They will be happiest in a warm, sunny spot in the house, ideally in a relatively humid room, so they make good bathroom plants or can be used as a kitchen plant too. They will also enjoy having their leaves misted to increase humidity. 

Once they are well established, houseplant avocados can be moved outside during the summer months as part of your container gardening ideas. However, the bark of young avocado saplings is prone to sunburn when no longer shielded by glass, so choose a sheltered spot in dappled shade.

Avocados grown indoors will also benefit from a fortnightly feed with a universal houseplant feed, such as Miracle Gro indoor plant food from Amazon.


How long does it take for an avocado tree to bear fruit?

Nursery-bought trees will begin fruiting much sooner than those raised from seed. It takes roughly 10-15 years for an avocado to bear fruit if you grow it from a seed. From a plant, it takes around 3-4 years with most varieties.

Can you grow an avocado tree from a store-bought avocado?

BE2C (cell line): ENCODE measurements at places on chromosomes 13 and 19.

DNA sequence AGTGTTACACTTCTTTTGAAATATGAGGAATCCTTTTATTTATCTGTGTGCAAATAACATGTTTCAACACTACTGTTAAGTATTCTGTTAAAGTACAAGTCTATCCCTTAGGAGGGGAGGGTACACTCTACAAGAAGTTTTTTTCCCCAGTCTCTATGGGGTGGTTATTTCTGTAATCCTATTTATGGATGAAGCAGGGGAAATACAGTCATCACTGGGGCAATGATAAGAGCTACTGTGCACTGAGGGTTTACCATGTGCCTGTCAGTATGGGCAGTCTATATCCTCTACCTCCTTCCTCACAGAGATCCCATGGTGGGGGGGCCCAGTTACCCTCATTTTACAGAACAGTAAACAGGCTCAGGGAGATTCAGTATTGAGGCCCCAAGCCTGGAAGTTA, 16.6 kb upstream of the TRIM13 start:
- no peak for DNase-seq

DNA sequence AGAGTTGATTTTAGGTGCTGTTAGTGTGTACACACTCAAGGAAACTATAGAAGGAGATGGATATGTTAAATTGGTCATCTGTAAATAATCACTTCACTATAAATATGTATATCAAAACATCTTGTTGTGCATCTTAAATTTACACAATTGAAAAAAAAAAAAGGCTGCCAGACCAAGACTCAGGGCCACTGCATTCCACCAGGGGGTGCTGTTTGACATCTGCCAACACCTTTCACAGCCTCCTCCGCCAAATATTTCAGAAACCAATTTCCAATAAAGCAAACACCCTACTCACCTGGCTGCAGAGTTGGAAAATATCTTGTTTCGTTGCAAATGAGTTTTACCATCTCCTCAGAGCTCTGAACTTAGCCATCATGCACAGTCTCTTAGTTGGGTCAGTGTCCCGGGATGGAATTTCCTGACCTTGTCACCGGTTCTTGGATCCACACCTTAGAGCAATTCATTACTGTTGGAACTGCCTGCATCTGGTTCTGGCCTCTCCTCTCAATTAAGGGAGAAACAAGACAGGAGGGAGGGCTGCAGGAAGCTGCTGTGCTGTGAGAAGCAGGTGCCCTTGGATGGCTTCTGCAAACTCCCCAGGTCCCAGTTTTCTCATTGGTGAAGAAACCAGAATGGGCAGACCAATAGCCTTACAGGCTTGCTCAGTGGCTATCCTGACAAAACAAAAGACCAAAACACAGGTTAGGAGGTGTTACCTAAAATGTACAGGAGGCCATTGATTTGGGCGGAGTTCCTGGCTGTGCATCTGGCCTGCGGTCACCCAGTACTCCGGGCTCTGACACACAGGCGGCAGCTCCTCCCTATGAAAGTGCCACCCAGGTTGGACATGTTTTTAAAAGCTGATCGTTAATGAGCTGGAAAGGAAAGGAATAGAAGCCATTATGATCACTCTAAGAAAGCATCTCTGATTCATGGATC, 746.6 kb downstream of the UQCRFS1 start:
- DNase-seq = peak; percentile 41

Yes you can grow an avocado tree from a store-bought avocado, and it’s a fun, easy project to try. However, this is only recommended if it’s a decorative plant you’re after and not a productive one. An avocado seedling grown from a pit will take at least ten years to produce fruit, if at all. Fruit quality will also be low as avocados do not breed true, and the plant will be frost tender as the parent is likely to be the Hass variety that only grows outdoors in the warmest parts of the US. If you seek a fruiting tree, it is recommended to buy a sapling from a specialist nursery.

Olivia Drake
Contributing Editor

After studying Plant Sciences at Oxford University, Olivia trained as a professional horticulturist. She has been lucky enough to work in public and botanic gardens all around the UK. Her work has even taken her across Europe, from helping to curate a botanic garden in the Swiss Alps, to studying the native flora of Tenerife. Now a full-time writer, she enjoys nothing more than sharing her love of plants and gardens with others.